The U. S. Department of Energy (DOE) continues to dole out funds to advance development of hydrogen technology, which has seemed to escape the attention of most media outlets.
On October 24, 2006, the U. S. Department of Energy announced it was allocating $100 million to fun 25 hydrogen research projects. The aim of the projects is to overcome cost and durability barriers and will focus on “… fuel cell membranes, water transport within the stack, advanced cathode catalysts and supports, cell hardware, innovative fuel cell concepts, and effects of impurities on fuel cell performance and durability.” The list of candidates for the funds includes mostly commercial enterprises.
On April 6, 2006, the DOE announced a $52.5 million initiative to fund hydrogen research that will focus on the storage, production and utilization of hydrogen. Included in the research will be novel hydrogen storage materials, membranes and catalysts.
On January 24, 2006, the DOE made an announcement regarding offering $119 million in hydrogen funding to come up with a research roadmap and overcome technical and manufacturing challenges. The goals of this project are similar to that announced in October 2006, but the recipients of the funds have been mostly universities.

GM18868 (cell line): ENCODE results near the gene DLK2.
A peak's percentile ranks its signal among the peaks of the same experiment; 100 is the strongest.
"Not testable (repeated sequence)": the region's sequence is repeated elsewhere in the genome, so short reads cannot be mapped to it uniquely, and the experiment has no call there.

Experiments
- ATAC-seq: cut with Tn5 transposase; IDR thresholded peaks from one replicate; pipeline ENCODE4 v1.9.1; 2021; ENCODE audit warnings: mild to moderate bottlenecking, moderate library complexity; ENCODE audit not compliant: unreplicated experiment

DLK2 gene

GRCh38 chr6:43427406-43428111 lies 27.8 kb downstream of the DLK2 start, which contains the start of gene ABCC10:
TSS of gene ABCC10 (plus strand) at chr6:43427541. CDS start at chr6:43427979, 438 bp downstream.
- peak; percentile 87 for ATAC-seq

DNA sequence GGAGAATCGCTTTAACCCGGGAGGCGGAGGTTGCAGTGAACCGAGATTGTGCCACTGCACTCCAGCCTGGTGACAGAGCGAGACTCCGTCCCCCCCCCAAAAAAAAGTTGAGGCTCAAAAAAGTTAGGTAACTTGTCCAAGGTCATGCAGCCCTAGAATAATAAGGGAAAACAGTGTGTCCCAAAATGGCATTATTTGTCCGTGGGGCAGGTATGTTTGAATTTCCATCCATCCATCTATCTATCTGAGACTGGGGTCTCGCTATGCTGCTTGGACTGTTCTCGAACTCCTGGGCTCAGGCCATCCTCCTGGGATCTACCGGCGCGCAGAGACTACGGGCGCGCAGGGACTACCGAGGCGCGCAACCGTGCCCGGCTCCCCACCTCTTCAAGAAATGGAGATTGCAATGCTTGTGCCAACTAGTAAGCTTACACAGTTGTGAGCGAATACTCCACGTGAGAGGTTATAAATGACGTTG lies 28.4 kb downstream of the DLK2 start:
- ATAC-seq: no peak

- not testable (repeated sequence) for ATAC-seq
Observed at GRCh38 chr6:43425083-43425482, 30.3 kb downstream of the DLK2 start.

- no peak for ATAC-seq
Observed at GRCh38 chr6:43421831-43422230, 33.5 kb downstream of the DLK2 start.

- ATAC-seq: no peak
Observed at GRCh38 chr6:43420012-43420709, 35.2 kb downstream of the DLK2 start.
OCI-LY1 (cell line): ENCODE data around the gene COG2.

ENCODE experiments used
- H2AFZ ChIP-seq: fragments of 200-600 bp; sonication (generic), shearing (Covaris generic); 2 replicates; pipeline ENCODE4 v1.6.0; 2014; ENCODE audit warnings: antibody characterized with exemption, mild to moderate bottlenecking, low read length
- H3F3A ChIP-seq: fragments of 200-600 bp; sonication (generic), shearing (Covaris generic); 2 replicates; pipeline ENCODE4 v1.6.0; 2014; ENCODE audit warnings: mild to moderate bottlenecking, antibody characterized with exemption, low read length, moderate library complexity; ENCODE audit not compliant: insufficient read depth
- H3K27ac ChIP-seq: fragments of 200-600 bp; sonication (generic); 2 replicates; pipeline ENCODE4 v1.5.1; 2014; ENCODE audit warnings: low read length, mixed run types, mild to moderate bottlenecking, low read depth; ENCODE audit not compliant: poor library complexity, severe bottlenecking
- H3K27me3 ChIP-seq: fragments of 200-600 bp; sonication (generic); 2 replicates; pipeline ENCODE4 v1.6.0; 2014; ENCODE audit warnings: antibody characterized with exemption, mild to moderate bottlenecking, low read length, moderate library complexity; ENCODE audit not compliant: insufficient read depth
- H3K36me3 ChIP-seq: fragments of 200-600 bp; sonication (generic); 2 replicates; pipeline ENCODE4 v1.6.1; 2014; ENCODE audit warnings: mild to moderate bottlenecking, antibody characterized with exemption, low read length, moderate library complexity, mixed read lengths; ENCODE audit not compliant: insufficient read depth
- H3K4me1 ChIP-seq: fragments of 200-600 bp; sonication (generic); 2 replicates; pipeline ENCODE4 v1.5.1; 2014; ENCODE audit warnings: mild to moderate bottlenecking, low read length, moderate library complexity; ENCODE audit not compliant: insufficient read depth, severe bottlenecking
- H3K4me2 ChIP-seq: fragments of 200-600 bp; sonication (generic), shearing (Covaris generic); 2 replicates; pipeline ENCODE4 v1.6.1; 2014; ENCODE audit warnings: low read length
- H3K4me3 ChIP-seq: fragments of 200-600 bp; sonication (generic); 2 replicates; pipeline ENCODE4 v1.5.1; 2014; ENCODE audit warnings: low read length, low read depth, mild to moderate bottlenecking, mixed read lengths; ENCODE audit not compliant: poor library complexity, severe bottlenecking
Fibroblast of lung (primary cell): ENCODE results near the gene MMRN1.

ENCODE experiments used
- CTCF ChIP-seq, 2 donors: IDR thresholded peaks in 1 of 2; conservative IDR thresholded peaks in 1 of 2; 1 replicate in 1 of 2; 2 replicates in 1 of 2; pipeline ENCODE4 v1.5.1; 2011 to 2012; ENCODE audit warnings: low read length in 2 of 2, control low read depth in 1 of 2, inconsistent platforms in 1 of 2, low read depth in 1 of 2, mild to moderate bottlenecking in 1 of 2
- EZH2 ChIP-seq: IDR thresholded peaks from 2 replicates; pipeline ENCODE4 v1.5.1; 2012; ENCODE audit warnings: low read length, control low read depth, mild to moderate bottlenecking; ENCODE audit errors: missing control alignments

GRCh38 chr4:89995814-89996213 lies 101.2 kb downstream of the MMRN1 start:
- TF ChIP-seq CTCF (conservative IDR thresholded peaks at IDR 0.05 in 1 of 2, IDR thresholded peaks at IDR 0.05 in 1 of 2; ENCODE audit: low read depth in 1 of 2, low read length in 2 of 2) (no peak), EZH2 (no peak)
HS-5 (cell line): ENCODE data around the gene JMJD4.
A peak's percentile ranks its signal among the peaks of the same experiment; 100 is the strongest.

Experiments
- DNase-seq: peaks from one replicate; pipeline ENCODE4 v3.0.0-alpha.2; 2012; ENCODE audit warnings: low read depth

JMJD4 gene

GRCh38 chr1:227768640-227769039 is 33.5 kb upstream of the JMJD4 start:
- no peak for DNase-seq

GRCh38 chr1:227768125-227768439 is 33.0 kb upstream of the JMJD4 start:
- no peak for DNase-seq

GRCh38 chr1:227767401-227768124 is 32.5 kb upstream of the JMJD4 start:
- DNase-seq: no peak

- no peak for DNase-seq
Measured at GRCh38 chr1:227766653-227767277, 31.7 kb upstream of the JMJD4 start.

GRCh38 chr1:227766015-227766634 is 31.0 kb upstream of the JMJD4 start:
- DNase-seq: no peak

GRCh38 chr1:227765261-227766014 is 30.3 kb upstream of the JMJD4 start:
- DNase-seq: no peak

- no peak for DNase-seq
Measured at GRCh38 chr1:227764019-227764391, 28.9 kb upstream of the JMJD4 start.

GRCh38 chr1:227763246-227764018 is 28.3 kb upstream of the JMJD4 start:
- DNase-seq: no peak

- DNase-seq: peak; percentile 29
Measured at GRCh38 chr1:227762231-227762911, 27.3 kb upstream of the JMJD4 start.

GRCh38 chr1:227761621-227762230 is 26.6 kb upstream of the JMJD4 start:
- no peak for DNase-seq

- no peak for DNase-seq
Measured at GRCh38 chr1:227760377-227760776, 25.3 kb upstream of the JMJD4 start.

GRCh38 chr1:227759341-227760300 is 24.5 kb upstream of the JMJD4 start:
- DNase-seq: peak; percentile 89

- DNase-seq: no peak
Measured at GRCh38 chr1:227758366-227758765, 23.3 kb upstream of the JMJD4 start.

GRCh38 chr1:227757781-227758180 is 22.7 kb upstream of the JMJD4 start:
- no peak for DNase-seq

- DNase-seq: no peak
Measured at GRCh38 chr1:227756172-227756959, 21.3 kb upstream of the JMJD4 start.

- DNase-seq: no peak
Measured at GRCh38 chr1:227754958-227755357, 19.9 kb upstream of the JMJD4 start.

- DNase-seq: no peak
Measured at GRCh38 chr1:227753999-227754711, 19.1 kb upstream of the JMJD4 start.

On May 25, 2005, the DOE announced $64 million in hydrogen research and development funds would be allocated towards the development of hydrogen vehicles and refueling stations. This funding targets 70 separate research projects aimed at discovering breakthroughs in hydrogen production, storage and fuel cell technology.
On October 19, 2004, the DOE announced $75 million in research grants to support President Bush’s Hydrogen Fuel Initiative. The focus of this research is to create viable small-scale natural gas reformers and electrolyzers that can be placed at current gasoline stations. In addition, renewable energy from solar power are also being investigated using these funds.
The President’s 2007 budget calls for $53 million more than last year’s budget for hydrogen research as part of the overall $2.1 billion Hydrogen Fuel Initiative announced in 2003. For the naysayers who say that hydrogen is a lot of smoke and mirrors and that nothing of substance is being done to promote hydrogen, this kind of capital investment will hopefully be a wakeup call that hydrogen is being well-back and well-funded by the federal government and the momentum will not die down anytime soon.